It’s not all about the lyrics

Transitions matter

The+Come+Up+Show+from+Canada%2C+CC+BY+2.0+%2C+via+Wikimedia+Commons

The Come Up Show from Canada, CC BY 2.0 , via Wikimedia Commons

By AJ Houk, Collegian Contributor

Emo R&B artist Corbin, formerly known as Spooky Black, has returned from a three-and-a-half-year hiatus with the release of his new album “Ghost With Skin.”

It appears that a few years to clear his head was what Baltimore-native Corbin really needed. The newest release features instrumentals that are easier to digest for fresher audiences when compared to his earlier work. The sonics in tracks such as: “Don’t Give up” “ctrl alt del” and “Cry Myself to Sleep” make the album enjoyable to listen to.

The smoothness of the transitions from track to track make the album feel like one extended, cohesive story rather than just a couple of randomly scattered songs. When listening, I had to glance at my phone more than once to dictate if the track had changed. The downside to this was that the album felt much longer than its actual length of 48 minutes.

The ethereal and melancholic vibe of the instrumentation, coupled with his mumbly and tired voice, give an almost shoegaze-like quality to the body of work. This indie-esque aura aids immensely in the appeal and uniqueness of the album, bridging multiple genres and styles together in a seamless manner.

However, where Corbin falls short on this project is in his lyricism. The shortest track was around two minutes, and the longest a little under five. Each one of the songs on this album is virtually the same in terms of structure, starting with a chorus rather than the more standard first verse opening. Lyrically the songs don’t fare much better, each one sounded the same as the last and began to blend into one 48-minute track with little variety throughout.

This uniform sound adds to the difficulty of attempting to finish the album in one listen. The lyrics were also very self-deprecating which, after a while, became hard to listen to. The lyrics and sound, are extremelyreminiscent of youtuber, Dream’s song “Mask.” The music very much starts to sound like nothing but ~nobody loves me and I’m just being used~.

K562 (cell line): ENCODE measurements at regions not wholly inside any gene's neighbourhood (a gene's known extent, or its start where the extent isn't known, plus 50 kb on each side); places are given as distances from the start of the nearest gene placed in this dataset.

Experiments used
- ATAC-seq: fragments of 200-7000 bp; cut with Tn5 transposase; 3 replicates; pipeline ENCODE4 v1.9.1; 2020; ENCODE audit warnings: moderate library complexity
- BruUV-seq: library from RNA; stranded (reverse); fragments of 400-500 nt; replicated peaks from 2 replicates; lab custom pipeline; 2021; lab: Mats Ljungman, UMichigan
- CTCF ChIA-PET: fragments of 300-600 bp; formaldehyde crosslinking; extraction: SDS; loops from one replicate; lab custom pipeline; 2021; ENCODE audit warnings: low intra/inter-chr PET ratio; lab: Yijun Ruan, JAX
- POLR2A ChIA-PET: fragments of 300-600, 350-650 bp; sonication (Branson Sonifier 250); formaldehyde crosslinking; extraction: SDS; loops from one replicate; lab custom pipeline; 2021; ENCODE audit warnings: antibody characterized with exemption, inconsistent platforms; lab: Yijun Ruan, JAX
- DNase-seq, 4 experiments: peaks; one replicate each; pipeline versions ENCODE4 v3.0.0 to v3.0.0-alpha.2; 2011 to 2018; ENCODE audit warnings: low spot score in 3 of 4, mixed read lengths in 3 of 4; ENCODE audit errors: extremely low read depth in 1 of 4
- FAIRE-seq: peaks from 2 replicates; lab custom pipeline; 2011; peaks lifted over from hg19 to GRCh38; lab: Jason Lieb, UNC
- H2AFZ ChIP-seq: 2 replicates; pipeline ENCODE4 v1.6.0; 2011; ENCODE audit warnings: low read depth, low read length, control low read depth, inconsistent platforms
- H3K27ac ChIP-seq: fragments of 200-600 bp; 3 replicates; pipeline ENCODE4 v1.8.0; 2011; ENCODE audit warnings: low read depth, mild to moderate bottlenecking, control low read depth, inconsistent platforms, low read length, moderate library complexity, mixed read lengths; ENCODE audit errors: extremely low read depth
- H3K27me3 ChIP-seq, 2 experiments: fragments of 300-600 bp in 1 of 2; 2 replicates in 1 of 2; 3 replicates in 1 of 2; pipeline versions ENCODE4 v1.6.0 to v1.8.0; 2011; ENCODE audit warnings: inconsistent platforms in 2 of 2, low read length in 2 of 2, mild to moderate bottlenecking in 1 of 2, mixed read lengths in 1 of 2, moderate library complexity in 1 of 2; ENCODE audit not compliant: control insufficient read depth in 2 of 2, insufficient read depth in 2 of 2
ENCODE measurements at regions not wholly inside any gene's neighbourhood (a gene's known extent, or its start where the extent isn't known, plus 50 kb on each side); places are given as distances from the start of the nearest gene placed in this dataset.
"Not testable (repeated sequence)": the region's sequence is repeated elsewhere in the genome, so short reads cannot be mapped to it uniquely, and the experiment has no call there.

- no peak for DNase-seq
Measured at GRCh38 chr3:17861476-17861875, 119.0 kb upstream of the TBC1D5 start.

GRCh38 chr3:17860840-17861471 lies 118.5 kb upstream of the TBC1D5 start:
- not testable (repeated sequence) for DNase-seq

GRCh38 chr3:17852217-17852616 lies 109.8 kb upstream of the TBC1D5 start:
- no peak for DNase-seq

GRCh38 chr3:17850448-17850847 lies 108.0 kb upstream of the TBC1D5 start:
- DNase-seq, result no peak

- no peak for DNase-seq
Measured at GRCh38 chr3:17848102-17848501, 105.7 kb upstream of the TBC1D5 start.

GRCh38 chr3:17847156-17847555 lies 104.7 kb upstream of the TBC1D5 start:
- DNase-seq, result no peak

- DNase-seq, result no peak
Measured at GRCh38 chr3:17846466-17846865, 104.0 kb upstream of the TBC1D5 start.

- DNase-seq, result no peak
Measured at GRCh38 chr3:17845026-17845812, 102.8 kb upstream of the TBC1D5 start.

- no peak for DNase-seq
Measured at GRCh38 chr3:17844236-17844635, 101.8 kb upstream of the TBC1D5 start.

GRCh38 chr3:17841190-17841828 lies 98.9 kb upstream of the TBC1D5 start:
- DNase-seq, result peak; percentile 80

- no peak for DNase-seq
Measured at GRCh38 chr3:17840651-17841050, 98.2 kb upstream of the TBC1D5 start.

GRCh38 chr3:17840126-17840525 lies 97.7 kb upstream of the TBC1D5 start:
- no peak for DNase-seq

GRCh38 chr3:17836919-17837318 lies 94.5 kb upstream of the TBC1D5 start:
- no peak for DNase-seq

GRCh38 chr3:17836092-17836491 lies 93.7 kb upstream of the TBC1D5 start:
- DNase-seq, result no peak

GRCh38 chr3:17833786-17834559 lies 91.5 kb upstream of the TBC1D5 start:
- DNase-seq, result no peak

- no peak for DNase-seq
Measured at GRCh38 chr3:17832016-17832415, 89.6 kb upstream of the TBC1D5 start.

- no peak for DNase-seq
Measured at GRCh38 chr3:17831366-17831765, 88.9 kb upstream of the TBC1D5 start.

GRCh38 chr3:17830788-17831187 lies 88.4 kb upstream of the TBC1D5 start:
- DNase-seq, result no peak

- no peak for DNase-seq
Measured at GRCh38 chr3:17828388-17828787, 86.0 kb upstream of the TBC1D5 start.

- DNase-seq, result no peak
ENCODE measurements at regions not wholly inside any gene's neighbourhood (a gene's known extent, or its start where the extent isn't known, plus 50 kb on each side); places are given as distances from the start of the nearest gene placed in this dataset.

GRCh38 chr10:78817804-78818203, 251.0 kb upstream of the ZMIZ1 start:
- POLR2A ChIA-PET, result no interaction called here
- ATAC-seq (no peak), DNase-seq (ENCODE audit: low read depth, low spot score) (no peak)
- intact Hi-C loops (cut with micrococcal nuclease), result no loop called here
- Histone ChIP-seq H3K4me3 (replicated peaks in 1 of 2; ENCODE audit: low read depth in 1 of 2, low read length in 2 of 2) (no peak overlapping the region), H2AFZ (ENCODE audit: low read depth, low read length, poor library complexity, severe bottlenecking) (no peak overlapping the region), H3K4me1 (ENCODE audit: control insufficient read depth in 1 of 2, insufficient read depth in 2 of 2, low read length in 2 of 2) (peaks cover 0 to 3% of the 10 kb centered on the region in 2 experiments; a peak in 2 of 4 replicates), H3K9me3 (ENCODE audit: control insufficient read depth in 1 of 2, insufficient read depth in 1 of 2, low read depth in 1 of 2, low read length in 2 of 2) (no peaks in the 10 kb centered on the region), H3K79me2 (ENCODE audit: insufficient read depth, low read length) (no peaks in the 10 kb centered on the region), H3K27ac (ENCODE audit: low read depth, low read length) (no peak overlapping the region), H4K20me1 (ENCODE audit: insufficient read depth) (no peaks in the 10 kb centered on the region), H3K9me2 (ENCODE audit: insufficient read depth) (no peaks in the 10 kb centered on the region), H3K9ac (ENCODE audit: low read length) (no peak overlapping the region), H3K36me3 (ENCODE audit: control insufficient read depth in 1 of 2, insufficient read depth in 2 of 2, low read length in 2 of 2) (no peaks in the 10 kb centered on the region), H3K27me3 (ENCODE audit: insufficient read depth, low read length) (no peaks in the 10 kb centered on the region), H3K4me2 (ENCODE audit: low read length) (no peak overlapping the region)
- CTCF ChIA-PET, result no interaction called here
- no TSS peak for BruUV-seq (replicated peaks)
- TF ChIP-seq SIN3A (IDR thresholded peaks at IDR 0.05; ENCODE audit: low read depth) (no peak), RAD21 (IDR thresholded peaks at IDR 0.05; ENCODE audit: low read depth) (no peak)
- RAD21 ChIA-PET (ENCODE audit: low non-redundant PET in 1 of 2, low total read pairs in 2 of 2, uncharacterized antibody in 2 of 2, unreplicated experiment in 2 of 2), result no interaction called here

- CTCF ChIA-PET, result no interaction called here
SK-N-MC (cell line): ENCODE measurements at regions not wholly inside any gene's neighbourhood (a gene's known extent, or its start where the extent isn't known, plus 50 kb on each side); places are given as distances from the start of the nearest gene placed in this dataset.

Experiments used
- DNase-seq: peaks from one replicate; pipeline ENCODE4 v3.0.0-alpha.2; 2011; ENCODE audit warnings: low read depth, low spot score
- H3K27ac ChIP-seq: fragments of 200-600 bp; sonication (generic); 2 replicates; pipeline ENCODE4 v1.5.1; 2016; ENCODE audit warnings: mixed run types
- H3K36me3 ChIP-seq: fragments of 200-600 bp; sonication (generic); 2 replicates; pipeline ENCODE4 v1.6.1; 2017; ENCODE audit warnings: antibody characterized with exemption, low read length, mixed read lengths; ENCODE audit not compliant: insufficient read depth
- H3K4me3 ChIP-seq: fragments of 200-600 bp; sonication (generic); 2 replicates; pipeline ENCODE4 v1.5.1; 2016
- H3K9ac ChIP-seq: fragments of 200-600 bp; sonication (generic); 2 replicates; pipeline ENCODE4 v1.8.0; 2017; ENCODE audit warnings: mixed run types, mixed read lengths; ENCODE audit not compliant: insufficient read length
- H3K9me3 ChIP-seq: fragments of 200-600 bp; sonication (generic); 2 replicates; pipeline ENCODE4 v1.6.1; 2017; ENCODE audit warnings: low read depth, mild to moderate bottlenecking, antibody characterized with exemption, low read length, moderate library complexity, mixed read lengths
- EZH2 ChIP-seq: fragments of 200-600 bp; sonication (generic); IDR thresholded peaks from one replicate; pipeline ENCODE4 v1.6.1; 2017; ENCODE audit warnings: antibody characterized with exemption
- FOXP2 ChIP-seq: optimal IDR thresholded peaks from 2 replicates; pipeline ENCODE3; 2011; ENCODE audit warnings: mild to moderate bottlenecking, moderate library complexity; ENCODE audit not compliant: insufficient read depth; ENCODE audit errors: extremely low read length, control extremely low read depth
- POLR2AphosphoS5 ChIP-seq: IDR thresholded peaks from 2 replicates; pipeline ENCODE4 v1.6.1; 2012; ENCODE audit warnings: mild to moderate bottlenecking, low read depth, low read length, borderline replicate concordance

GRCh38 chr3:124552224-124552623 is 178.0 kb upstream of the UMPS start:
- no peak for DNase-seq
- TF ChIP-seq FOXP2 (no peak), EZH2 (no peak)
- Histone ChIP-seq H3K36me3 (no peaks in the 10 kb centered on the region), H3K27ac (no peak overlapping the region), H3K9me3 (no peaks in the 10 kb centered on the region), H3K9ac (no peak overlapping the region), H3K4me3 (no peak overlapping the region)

Unlike earlier emo albums like “Pinkerton” or “The Black Parade,”  Corbin opts to switch out of the rock undertone previously utilized in his music which ultimately helps to set him apart. He proves that the instrumentation can be just as good, if not better, when it takes a more indie or shoegaze approach.

The album starts off strong with “Tell Me.” The first track is very catchy and its chorus has been stuck in my head for about a day now. The album has its dips in the middle section, primarily because the music gets repetitive. For the most part however, the project increases in quality and strength with each song.

The album ends with its strongest song “Cry Myself to Sleep.” The guitar riff is by far the best on the album and the song is more fast paced and grounded in rock than the others. His voice seems to come into full bloom during the song, perhaps symbolic of the progress he has made or to represent him coming out of his shell. I can’t quite tell if the song is one long story, merely sounds like a story or is the same story from multiple perspectives. Either way, “Cry Myself to Sleep” puts a nice finish on the project. The song ends with a bit of an unresolved progression from the guitar which shows the trek Corbin still must make and how his story is far from over.

Corbin still has a long way to go in terms of improving his music. His return has proved that he can do just that – and very well. His transitions and instrumentals have greatly improved when put up against his earlier work. I believe his lyricism to be his weakest attribute but that might be something you as a separate audience member really like, and that’s ok. I have never been the biggest fan of emo music, yet this album has opened my eyes to the potential it has. I give the album a rating of 5/10. I would recommend it if you really enjoy melancholic music, or want to broaden your music horizons, but I don’t think it is an essential listen for everyone.

I am very much looking forward to hearing just how much Corbin can improve next time around.

AJ Houk can be reached at [email protected]